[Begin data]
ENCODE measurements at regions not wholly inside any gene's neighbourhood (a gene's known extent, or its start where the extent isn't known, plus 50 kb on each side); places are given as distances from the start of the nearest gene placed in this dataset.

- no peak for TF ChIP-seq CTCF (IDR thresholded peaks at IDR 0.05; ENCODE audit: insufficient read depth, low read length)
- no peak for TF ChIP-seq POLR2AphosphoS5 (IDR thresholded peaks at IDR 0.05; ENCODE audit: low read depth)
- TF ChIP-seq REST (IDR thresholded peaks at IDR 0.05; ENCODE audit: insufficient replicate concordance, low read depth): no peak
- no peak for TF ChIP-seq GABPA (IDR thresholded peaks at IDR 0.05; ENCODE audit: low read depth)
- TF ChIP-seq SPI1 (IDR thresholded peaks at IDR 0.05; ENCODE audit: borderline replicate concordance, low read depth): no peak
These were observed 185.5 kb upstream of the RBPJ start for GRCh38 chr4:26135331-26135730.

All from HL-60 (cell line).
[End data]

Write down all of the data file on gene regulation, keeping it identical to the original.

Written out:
ENCODE measurements at regions not wholly inside any gene's neighbourhood (a gene's known extent, or its start where the extent isn't known, plus 50 kb on each side); places are given as distances from the start of the nearest gene placed in this dataset.

- no peak for TF ChIP-seq CTCF (IDR thresholded peaks at IDR 0.05; ENCODE audit: insufficient read depth, low read length)
- no peak for TF ChIP-seq POLR2AphosphoS5 (IDR thresholded peaks at IDR 0.05; ENCODE audit: low read depth)
- TF ChIP-seq REST (IDR thresholded peaks at IDR 0.05; ENCODE audit: insufficient replicate concordance, low read depth): no peak
- no peak for TF ChIP-seq GABPA (IDR thresholded peaks at IDR 0.05; ENCODE audit: low read depth)
- TF ChIP-seq SPI1 (IDR thresholded peaks at IDR 0.05; ENCODE audit: borderline replicate concordance, low read depth): no peak
These were observed 185.5 kb upstream of the RBPJ start for GRCh38 chr4:26135331-26135730.

All from HL-60 (cell line).